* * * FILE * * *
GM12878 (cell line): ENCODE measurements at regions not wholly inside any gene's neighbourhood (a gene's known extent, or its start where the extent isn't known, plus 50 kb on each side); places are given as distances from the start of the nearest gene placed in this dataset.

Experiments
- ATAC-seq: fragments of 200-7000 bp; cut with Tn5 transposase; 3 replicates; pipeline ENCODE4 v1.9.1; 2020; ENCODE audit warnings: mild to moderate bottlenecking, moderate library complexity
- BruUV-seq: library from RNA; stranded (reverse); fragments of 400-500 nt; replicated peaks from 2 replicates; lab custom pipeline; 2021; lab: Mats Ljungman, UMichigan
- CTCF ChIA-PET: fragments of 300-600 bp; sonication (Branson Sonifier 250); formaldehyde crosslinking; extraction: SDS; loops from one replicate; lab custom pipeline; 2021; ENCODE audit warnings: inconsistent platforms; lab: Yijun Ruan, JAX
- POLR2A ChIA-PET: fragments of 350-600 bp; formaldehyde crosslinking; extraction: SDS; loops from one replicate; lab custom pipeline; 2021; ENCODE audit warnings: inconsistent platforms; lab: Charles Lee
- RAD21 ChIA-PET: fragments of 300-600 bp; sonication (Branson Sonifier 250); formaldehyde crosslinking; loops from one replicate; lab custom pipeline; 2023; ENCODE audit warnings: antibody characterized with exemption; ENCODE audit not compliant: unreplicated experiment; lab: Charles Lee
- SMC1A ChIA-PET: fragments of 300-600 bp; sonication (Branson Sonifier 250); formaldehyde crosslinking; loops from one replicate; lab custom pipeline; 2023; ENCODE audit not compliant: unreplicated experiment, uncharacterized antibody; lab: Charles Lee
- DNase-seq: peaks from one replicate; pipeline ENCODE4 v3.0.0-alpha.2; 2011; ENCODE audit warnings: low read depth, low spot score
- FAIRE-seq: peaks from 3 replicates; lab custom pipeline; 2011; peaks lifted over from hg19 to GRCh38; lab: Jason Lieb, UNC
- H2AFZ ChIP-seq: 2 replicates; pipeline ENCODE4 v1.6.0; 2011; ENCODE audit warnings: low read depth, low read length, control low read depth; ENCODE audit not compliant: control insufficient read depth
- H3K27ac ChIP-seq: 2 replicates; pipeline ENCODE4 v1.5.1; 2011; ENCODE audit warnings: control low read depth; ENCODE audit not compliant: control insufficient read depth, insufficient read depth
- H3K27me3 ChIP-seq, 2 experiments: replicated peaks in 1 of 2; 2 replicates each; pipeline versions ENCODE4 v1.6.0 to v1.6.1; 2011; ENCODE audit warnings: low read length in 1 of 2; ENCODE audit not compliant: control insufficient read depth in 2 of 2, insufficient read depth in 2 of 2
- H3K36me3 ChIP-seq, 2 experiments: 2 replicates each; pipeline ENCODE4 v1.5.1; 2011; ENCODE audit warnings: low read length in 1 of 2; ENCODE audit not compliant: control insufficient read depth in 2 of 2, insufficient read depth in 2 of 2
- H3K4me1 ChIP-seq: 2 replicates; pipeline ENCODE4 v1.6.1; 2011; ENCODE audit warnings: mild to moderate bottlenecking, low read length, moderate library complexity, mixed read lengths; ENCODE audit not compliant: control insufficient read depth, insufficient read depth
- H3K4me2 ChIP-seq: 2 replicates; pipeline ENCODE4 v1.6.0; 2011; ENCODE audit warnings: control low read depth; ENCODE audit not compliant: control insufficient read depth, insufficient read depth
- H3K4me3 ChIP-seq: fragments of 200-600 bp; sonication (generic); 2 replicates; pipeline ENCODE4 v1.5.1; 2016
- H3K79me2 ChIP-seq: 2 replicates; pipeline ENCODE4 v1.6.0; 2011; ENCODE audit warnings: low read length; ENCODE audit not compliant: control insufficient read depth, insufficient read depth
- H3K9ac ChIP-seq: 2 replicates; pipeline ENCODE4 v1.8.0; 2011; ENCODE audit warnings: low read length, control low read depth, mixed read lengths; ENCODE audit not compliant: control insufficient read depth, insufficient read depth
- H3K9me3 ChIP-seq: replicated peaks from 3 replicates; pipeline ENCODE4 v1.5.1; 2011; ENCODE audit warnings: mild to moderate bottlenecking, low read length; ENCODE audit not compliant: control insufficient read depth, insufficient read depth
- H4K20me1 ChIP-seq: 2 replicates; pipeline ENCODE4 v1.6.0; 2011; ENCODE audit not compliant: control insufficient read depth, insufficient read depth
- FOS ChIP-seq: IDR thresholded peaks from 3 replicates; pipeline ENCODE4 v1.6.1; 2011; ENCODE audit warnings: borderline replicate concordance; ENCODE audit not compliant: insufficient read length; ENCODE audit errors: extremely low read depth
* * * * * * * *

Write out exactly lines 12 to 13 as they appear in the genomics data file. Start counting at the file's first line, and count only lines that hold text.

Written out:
- H3K27ac ChIP-seq: 2 replicates; pipeline ENCODE4 v1.5.1; 2011; ENCODE audit warnings: control low read depth; ENCODE audit not compliant: control insufficient read depth, insufficient read depth
- H3K27me3 ChIP-seq, 2 experiments: replicated peaks in 1 of 2; 2 replicates each; pipeline versions ENCODE4 v1.6.0 to v1.6.1; 2011; ENCODE audit warnings: low read length in 1 of 2; ENCODE audit not compliant: control insufficient read depth in 2 of 2, insufficient read depth in 2 of 2